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Written by Alicia Banks

Groundbreaking

FTCC and Cumberland County officials break ground on the future Fire & Rescue Training Center.

Fayetteville Technical Community College’s Board of Trustees and the Cumberland County Board of Commissioners broke ground on the future site of its joint Regional Fire & Rescue Training Center on Monday. First responders from area fire and law enforcement agencies, state representatives and more attended the ceremony to celebrate the project, which has been nearly a decade in the making.

“Through hard work and devotion and dedication, a lot of people made this happen,” said Dr. J. Larry Keen, president of FTCC. “The one thing we take pride in is being able to work in concert with our first responders in so many ways.”

The future center is a first of its kind in eastern North Carolina. The nearest training facility with similar technology and training is on Gaston College’s campus, the Regional Emergency Services Training Center. Cumberland County Commissioner and Chairwoman Dr. Jeannette Council described the future facility at the intersection of Corporation Drive and Tom Starling Road as an “excellent, excellent facility.”

“Our volunteer fire departments will have access to first-rate, state-of-the-art training facilities that will also attract departments from across the region and state,” she told the crowd. “My gratitude, my everlasting gratitude to every single one of you who works to keep our citizens safe.”

FTCC, Cumberland County Fire & Rescue Training Center Groundbreaking
FTCC, Cumberland County and state officials prepare to break ground on the future Fire & Rescue Training Center.
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Sharing similar appreciation for the project’s progress was North Carolina Rep. John Szoka (Cumberland County). He forewent his script and spoke directly to the dozens of firefighters and emergency medical service personnel in the audience.

“Before I got involved in politics, I didn’t really know much about the firefighting service,” Szoka said as he looked at the first responders. “It’s one of those things most people take for granted. They don’t know the time, effort and dedication it takes to do what you do. I’m so happy to see this groundbreaking today, not only for our local area, but for the whole region.”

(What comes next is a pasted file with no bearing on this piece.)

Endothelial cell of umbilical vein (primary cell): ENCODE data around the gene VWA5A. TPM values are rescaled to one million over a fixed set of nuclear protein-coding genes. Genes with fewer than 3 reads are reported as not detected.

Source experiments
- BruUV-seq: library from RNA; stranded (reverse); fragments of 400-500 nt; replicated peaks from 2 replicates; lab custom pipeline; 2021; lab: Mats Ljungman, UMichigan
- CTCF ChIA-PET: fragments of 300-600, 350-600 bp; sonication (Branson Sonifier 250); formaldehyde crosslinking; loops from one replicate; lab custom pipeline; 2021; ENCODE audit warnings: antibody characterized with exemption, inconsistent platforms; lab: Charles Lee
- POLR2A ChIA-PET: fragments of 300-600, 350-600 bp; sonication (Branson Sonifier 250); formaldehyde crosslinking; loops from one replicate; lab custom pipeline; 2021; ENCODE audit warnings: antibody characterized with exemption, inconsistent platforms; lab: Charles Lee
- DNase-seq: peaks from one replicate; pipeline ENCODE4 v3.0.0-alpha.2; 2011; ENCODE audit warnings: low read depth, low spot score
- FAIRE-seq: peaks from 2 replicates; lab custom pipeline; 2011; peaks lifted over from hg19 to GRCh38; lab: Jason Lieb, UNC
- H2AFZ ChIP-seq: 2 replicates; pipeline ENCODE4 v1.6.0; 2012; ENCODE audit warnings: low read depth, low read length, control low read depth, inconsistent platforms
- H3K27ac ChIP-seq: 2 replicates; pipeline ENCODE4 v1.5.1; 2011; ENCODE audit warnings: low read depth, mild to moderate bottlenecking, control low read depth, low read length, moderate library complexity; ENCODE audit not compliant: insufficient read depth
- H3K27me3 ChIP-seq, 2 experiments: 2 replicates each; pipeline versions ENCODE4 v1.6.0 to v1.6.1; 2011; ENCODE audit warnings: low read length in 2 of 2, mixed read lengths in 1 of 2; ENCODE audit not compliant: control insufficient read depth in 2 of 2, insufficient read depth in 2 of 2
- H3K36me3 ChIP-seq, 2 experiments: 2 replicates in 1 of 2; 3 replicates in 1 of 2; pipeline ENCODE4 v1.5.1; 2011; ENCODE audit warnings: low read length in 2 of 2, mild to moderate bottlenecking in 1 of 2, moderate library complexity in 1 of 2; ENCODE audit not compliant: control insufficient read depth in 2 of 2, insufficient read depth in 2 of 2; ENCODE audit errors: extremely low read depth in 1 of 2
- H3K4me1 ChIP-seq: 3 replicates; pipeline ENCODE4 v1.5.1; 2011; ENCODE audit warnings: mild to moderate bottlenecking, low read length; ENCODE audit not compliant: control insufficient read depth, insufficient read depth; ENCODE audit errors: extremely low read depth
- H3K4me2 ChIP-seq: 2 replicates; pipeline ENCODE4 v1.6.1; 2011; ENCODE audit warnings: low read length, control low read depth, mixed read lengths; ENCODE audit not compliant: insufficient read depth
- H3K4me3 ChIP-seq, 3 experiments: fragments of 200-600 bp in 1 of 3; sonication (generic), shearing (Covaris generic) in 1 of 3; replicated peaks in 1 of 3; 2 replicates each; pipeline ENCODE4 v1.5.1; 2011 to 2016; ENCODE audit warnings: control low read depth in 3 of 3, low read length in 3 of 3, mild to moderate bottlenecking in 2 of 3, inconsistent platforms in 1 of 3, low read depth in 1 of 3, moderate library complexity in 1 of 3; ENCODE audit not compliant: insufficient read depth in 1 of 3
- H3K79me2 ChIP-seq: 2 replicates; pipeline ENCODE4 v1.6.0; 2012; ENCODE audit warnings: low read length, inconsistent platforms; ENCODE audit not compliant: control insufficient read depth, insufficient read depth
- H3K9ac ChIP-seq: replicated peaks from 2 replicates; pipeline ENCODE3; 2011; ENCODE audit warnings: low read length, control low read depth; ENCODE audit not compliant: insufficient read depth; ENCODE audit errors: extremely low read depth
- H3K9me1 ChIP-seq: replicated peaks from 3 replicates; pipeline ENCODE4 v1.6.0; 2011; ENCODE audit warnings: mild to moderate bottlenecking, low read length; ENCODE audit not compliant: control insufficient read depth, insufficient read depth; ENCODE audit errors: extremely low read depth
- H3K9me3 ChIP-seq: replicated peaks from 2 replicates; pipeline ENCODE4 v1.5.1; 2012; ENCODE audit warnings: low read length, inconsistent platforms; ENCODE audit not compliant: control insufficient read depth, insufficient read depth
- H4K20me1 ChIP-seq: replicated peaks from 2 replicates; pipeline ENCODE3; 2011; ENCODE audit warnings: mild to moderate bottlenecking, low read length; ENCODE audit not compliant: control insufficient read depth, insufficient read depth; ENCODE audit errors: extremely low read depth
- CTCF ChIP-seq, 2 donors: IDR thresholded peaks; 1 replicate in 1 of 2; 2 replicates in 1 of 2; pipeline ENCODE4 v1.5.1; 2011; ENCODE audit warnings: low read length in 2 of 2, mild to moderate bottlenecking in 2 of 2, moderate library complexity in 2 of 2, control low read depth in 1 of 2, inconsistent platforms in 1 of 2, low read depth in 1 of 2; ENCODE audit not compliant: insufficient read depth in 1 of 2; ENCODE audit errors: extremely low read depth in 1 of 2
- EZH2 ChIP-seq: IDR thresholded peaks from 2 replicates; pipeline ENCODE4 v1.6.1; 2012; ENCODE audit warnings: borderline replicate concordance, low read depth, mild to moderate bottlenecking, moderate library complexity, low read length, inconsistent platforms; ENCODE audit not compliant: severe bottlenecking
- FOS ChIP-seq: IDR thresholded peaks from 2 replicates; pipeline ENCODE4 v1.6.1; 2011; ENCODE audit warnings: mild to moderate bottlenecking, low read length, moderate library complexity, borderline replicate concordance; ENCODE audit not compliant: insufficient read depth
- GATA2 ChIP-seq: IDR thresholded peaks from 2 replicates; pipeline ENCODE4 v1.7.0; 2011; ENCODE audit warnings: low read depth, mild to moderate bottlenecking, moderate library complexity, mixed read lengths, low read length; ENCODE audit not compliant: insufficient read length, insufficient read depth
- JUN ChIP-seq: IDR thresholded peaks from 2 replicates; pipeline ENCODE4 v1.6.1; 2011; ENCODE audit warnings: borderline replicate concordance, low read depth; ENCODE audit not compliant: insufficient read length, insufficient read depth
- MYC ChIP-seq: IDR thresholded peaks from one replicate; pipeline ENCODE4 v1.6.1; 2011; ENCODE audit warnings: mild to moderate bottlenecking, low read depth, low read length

The facility will cost roughly $20 million, and Cumberland County donated the acres to FTCC. Also, the county commissioners have allocated $10 million for the project in its Capital Planning Model, according to the county. In addition, the college plans to use $8 million allocated from the Connect NC Bond for the project.

The center

The future facility will span 30 acres of property, split into two campuses in the Cumberland County Industrial Park near the county’s Sheriff’s Office Training Center and Animal Control Shelter. One campus will be the Technical Rescue Complex, offering classrooms, rescue areas and other specialized training grounds. The facility will also support the college’s Public Service curriculum, which will include courses in emergency management, fire technology and fire training. A new facility would allow FTCC to offer new classes, including fire investigation/arson certification, thermal image school, vehicle extrication school, high angle rescue technician and other types of fire and rescue special training. The second campus will be known as the “Burn Village,” equipped with burn towers and structures. Several consultants with fire training knowledge and experience are assisting HH Architecture on the project, said Kristen Hess, the firm’s president, CEO and business development leader.

Cumberland County and FTCC tapped Raleigh-based HH Architecture to design the center. The firm completed projects for FTCC during the last seven years on its Fayetteville campus – the General Classroom Building, which opened in 2012, and renovations to the Tony Rand Student Center three years later. Hess expressed her and her team’s gratitude for the trust they’ve received in completing the center.

“It’s very gratifying and exciting to work on this with you all,” she said. “It means a lot to us as designers to help in a tiny way, to give back, to the scale and magnitude of the service work that’s being done here. We’re really grateful.”

The center will also provide live fire buildings, apparatus bays, technical rescue areas, specialized training areas, and allow a partnership with the Sheriff’s Office in using its driving track and possibly space for an outdoor shooting range. Furthermore, there will be additional training facilities for member departments of the Cumberland County Fire Chiefs’ Association and other emergency responders. Association president and fire chief of Stoney Point Fire Department Freddy Johnson Sr. described the groundbreaking as “historic,” noting the project’s halts through the years because of minimal resources.

“I can also tell you that the members from our service and chiefs that are present share that excitement,” he said. “My parents taught me early on to be appreciative and say thank you so I want to start out today thanking all of you who made today possible.”

Before the ceremony’s end, Dr. Keen thanked attendees for their support. He reminded them one way for first responders are able to confront disasters with confidence and come home safely is with proper training and education.

“And there’s no other group that trains more than these folks do, to do that and do it safely,” he said. “I know your families want you to get home safely, and we want you to get home safely. We want to be a part of that success that you enjoy as we go on.”

Other partners involved in the project include Elliott, LeBoeuf & McElwain; Stanford White, Lynch Mykins and Stewart.